There are little-to-no original ideas here. Most all Investment Policy Statements are essentially the same. It's just another "financial job" that needs to be done when the need arises, and this is the best tool to do it.

The point is not to dazzle clients with fancy new bells and whistles. It's just about doing a good job covering all of the bases, saving money, not spending a lot of time doing the work, saving you from having to "reinvent the wheel," keeping you out of compliance trouble, and having a backup of what clients initially said they hired you for (so if they go crazy, you can just pull it out and prove you were just following their instructions).

This does it all with much less work and time than code-driven IPS software.

Reading the instructions will help you determine what this is and how to use it. It also helps to look at the first page. This tells what an Investment Policy Statement is and what the benefits are; that clients are responsible for drafting the IPS, and then the advisor is responsible for adhering to it. It says it's not a contract; it's only a summary of previously agreed-upon investment management techniques. Then it has a summary of the pages listed below.

About using Personal Investment Policy Statements.

Answers to Investment Policy Statement Software FAQs

• There is no demo, nor anything other than this to look at, because that would just be giving away valuable content for free, sorry.

• It's just a small-unprotected MS Word document, without macros. Actually, there's three Word docxs, the second and third are just more useful template text you can add.

• "What it looks like," is irrelevant, because it's a Word docx that you'd format to make it look the way you want. So assume you won't like how it looks when you get it, and then you'll format it to make it look right before you save it as a template.

•It's not a "software program" with input fields, categories that bring up different text, menus, nor a database full of topics or text to choose from. So it's not "interactive" in any way. You'll just have to do some editing work to get what you want. It takes less time to type these details in, than it would to hunt and peck from menus and canned topic lists.

Software programs will not know all of the details of the client's life, and menu driven programs are never detailed nor specific enough. So just typing this data is the most efficient way to go. Then other IPS software just spits out what it spits out, so you'll be wishing you could edit the final text before printing, but can't.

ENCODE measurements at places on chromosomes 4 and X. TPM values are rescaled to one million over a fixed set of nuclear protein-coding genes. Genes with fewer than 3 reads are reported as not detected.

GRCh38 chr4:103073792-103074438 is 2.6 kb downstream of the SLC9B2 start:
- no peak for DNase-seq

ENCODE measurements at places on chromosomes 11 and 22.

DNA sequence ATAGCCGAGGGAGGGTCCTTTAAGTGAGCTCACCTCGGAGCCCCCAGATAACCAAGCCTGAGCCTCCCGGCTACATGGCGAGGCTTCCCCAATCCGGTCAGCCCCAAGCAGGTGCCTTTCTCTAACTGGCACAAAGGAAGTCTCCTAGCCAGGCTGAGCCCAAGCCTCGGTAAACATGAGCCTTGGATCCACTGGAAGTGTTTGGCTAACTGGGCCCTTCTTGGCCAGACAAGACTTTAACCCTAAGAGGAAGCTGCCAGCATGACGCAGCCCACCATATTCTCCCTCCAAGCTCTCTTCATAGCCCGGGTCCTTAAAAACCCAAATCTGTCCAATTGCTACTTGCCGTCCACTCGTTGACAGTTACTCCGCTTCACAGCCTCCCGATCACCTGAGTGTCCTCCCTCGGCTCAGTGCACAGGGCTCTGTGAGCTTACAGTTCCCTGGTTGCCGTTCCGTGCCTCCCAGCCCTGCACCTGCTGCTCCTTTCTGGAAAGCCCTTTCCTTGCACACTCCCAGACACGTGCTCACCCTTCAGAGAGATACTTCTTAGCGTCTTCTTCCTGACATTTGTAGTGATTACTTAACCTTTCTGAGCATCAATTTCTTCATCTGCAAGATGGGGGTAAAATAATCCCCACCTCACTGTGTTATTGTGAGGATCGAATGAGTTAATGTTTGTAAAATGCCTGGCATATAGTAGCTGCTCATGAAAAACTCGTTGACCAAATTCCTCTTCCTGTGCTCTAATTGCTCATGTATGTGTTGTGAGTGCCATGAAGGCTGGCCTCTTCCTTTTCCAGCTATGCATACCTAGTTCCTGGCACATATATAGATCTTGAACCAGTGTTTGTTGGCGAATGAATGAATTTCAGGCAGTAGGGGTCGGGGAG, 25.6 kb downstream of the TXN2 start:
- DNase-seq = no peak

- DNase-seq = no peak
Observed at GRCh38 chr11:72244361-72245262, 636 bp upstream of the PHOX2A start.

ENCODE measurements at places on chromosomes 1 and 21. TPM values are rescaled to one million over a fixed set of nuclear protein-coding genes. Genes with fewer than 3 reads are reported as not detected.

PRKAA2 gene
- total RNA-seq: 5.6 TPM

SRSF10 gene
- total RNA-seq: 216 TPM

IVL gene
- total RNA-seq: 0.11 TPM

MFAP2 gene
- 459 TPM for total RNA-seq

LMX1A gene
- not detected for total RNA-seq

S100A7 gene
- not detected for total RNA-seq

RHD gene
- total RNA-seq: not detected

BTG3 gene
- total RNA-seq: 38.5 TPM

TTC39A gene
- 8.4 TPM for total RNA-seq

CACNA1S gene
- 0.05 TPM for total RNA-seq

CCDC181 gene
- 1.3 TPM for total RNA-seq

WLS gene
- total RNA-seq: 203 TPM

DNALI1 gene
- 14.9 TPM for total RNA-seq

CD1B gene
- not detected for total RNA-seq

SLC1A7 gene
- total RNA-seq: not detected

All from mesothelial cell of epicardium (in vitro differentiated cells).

• There are no installation procedures, nothing to break or confuse you, it's impossible for it to alter other programs or crash your computer, and it doesn't go online to do anything (so there's no chance of a practice-ruining "privacy breach" that's bound to happen).

• You'll only pay once, it never expires, there are no updates, and you can use it as many times as you want for no additional costs. Everyone else's deal is going to make you pay over and over again.

• It's easily delivered as e-mail attachments and you'll probably be able to get it within an hour if you call and order by phone.

• It can be easily sent from you to the client as an e-mail attachment.

Support does not apply to the IPS tools because there's nothing to support. If you're confused about something, you can ask and you'll get an answer.

• This Investment Policy Statement template is for individual financial planning and investment management clients. It's not for businesses, corporations, institutions, endowments, pension plans, partnerships, trusts, etc.

This is because there are way too many unique factors to consider in each document, so a template can't be created. So you usually have to construct an institutional IPS from scratch. How many times has the need for this came up in your practice? Maybe once in a lifetime if you're lucky. So there's little-to-no to need to buy IPS software for institutions. So don't buy IPS creating software just because you can make institutional IPSs, because 99.9% of your work will be for individual clients.

• Investment Policy Statements are easy to get approved by your BD, because they love this stuff. They know this coupled with the Financial Planning Fact Finders are the best way to keep everyone out of the usual troubles.

It's common for investors to want to complain after realizing their investment performance isn't what they wanted. With this IPS software program, you can show them you achieved the type of results they initially agreed upon.